Daily Fishing and Outdoor Report

Above: Raptor gives me the evil eye, Holgate.

Friday, October 26, 2012: I live my life normally until things change enough that I have to switch gears – and I’m not above gearing up to address a possible Frankenstorm. However, I still believe that all the frickin’ drama queen crap on the part of meteorologists and storm chasers makes it double difficult trying to decide what to believe and what to flush.  By this time tomorrow, it will be slightly easier – and officially imperative – to make a call.

Below: The Forsythe Wilderness Area in Holgate will likely have more than dogs to worry about if this storm lasts for three days. It's duration, not immediate impact, that dictates destruction. Just ask the three-day March Storm of 1962.   Onward to a normal-life rundown of what went on from my angling vantage today.

There were a few stripers entered into the Classic  today. That’s actually fewer than I had thought. The water seemed like it was getting seriously primed for bassing compliments of the NE winds. I have to admit that I got a surge of upbeatism from the brisk bassing to out north.

Seems that even famed angling areas like IBSP can't keep a bite going on looks alone. It rocked there yesterday. Here’s an email I just got this afternoon: “I thought today was going to be the day. Calm seas to make the run north to the bathing beach, overcast skies and a bucket of spot. Someone forgot to tell the bass to hang around from yesterday’s food fest.  There were probably 50 boats in all, mostly on the troll and I did not see a fish taken or even a tap on my spot offerings. My fish finder was constantly going black with all the layers of bait showing. Maybe that was the problem. Tried a couple of locations on the way back to the inlet and then offered up my spot to the ever present bluefish at the inlet entrance. WP.”

This morning, I did a straight run to Holgate – instead of taking the long ride along the beach, starting in Ship Bottom. Once there, it was once again bluefishing to beat the band. Still no bass bite.

The fat mullet might have sung. Virtually no schools of them today.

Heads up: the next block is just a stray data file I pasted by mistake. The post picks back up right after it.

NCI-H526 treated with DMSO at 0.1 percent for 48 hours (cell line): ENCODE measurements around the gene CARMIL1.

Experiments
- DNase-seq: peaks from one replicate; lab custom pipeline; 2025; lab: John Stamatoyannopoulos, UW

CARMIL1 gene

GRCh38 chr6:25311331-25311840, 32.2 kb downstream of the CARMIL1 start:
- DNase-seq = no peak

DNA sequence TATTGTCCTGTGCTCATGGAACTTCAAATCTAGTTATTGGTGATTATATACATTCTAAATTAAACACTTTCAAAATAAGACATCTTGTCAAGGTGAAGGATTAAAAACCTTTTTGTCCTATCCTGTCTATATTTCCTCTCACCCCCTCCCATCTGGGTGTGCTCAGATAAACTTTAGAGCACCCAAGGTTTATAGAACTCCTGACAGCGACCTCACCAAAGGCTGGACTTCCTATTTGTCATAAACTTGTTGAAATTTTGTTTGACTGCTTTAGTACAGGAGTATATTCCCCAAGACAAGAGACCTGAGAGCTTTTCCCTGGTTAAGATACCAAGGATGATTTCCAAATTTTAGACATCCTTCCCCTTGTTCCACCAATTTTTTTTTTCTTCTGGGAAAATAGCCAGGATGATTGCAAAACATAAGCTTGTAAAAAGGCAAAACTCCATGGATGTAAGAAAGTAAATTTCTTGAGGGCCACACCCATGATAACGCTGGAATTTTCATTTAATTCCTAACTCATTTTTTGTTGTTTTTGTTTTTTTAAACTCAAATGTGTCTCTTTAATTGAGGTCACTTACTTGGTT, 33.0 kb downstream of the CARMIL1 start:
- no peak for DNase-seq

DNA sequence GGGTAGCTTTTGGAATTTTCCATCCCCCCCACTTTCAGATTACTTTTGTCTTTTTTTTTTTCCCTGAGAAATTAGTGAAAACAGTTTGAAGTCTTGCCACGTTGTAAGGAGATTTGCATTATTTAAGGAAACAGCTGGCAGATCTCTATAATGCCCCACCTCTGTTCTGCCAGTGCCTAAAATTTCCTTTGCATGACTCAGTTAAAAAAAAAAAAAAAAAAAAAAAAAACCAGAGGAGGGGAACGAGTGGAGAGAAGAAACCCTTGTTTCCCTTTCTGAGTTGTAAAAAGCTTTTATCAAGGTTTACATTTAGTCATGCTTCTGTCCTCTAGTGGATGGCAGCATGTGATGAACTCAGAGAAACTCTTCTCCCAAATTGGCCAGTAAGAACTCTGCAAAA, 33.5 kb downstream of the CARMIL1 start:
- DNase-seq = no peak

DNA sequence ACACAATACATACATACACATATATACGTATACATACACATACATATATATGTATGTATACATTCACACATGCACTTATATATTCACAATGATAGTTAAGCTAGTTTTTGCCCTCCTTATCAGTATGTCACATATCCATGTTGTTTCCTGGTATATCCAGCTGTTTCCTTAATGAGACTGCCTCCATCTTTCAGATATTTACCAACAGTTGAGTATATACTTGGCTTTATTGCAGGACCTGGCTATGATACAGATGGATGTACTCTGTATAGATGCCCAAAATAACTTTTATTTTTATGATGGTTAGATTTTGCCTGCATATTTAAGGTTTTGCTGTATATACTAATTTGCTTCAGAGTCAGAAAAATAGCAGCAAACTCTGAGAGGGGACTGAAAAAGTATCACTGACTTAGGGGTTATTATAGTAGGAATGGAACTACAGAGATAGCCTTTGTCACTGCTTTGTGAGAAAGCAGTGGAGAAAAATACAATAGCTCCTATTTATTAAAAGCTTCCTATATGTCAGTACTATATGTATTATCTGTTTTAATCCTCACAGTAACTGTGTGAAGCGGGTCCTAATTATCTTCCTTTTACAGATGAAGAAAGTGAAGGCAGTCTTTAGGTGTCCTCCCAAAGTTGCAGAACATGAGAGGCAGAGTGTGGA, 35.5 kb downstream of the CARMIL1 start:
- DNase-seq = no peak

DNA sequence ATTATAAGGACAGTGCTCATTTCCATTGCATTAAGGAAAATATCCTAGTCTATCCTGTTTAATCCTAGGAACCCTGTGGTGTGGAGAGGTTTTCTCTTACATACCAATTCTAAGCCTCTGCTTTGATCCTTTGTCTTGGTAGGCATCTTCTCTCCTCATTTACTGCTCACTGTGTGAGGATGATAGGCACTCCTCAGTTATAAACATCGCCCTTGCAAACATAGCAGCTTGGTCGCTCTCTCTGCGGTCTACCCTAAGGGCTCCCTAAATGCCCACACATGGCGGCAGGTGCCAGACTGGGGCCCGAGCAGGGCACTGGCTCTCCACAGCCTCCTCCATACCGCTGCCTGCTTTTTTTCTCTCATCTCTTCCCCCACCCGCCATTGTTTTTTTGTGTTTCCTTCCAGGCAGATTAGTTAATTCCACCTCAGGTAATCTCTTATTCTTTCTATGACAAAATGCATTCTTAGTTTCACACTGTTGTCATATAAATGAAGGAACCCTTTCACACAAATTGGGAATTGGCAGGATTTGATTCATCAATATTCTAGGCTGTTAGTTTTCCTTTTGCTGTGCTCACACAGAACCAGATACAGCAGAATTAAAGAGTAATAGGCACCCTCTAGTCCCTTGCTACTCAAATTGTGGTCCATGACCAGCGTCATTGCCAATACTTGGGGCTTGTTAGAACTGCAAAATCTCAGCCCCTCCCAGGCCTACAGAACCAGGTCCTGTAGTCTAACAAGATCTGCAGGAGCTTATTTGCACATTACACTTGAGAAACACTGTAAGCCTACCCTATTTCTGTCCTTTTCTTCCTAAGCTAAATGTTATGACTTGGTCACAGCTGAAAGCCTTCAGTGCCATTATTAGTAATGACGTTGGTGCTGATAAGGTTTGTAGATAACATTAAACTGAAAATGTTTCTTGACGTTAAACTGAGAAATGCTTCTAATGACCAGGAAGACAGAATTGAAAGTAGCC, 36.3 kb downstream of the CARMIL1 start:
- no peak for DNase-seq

I did net some pompano; almost eating size. No better fish to dine upon. They were actually larger than the butterfish I fried up last night.   Still, I released let the pomps.   

Another 16-pound bluefish was caught today, a 16.81, taken by Martin Supsie, Forked River, using bunker in BL. That is now the largest blue in the Classic. There should be more choppers to come. In fact, here’s boat fish

Nick Sabatino just weighed in a pair of gorilla blues. One 19-lbs 11oz and another 16-lbs 9oz. Caught them in a boat on swim shads off IBSP.

Nick Sabatino just weighed in a pair of gorilla blues. One 19-lbs 11oz and another 16-lbs 9oz. Caught them in a boat on swim shads off IBSP.
Holgate's beachside dead forest ... 

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Comment by jaymann on October 27, 2012 at 9:08am

This might be a sign of a "big one" since I'm still cynically sticking with with a haunting fear -- larger than the storm potential itself -- that this weather event is more hype than threat. I've long held to the belief that it's going to be a storm that sneaks up that will do the most damage. Of course, that theory now contends with forecasting advances like never before. 

What's more, a big-ass nor'easter is perpetually a deadly danger hereabouts. Might this be the "Big One"?  My answer is Native American in nature: We'll see.

Let's get it on. I don't need the theatrics and ratings-happy rhetoric to fire me up.

I've long said that it will always be a long-winded storm event, i.e. the three-day March Storm of '62, that'll put LBI in its proper geological place, as a tenuous  piece of barrier island sand with way too much stuff atop it. Still, we've had many a 50-mph nor'easter, lasting three or four days, that came and went -- and we just went back to LBI life as usual. 

As for me, I'm hopefully(and legally) staying put on "media" credentials so my H. Sandy pragmatism is likely based more on an itchiness for the real thing to get around the happening. 

If Ray F. needs a new chapter for his "Storm Book," what better person to have on-scene than a highly experienced blogger. We get word things done right -- and with due drama. 

My survival food of choice: RAMEN NOODLES. Even a lone candle can get water hot enough to soften this pasta. You can then serve/load it with all kinds of highly nutritious goodies. 


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